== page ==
Female Role in the Gender Selection of Baby to be Boy/Girl

Female Role in the Gender Selection of Baby to be a Boy or a Girl
There is a Female Role in the Gender Selection of Baby to be a Boy or a Girl, a study by scientists at the University of Exeter (UK), Okayama University and Kyushu University (Japan) confirms. Females regulate the gender of their babies to inherit either their mother's or grandfather's qualities. High-quality females are more likely to have baby girls. While weaker females from genetically successful and stronger fathers produce more baby boys.

The Study on Female Role in the Gender Selection of Baby to be a Boy or a Girl

The study, by scientists at the University of Exeter (UK), Okayama University and Kyushu University (Japan), is published January 9 in the journal Ecology Letters. It shows for the first time that females are able to manipulate the sex of their offspring to compensate for the fact that some of the genes which make a good male make a bad female and vice versa.
The research study focuses on the broad-horned flour beetle, Gnatocerus cornutus, but the team believes the findings could apply to other species across the animal kingdom, even mammals.
The broad-horned flour beetle is a well-known pest that feeds on flour and grains, such as porridge and semolina. Around three to four centimetres long and reddish-brown in colour, they live all over the world.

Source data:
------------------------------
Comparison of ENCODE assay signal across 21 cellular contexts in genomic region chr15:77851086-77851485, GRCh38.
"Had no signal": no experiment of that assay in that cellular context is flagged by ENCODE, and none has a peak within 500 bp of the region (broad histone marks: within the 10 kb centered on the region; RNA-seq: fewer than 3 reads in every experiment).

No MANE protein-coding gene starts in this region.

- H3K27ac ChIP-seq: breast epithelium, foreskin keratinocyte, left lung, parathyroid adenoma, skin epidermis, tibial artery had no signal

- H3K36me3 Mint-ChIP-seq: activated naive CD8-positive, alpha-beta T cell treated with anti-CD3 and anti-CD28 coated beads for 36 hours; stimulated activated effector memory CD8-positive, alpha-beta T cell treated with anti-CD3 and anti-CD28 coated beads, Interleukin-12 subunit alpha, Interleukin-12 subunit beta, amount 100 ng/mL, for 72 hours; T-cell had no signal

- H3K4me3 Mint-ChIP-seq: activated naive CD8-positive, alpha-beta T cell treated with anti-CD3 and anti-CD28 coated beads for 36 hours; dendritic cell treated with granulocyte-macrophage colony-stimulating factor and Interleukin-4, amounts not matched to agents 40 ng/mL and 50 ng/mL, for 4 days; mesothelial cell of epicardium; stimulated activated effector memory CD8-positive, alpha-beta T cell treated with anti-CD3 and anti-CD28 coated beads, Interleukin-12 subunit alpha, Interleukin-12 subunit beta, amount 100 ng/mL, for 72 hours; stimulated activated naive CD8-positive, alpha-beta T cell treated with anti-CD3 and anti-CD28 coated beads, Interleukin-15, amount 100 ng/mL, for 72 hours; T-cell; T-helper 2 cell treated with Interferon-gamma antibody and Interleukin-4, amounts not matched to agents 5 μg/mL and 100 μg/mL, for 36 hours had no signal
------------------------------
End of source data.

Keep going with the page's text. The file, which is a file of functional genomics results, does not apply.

Male flour beetles with large jaws have the most mating success and win the most fights, so are seen as 'high quality'. However, the muscles and body shape needed to carry the massive jaws mean that large-jawed males father daughters with a more masculine body-shape, less adept at carrying eggs. This means that these successful males father daughters who produce fewer offspring.

Why Female has a Role in the Gender Selection of Baby

Poor-quality females produce more sons who inherit their grandfather's good qualities. Conversely, high-quality daughters, fathered by poor males, produce relatively small-jawed and weak sons, and compensate by producing more female offspring that will inherit their mother's good attributes.

Corresponding author Dr David Hosken of Biosciences at the University of Exeter (Cornwall Campus) said:
Our study shows females are able to bias the sex ratio of their offspring in surprising and subtle ways. These findings shed new light on why some families have lots of sons, while others have mainly daughters. Of course everyone will be interested to know if the study can help explain why this sometimes happens in human families but I'm afraid we can't answer that!
The research story is republished by The Science Daily from materials provided by University of Exeter.
Female Role in the Gender Selection of Baby to be Boy/Girl Reviewed by Adnan Malik on 7:57 AM Rating: 5
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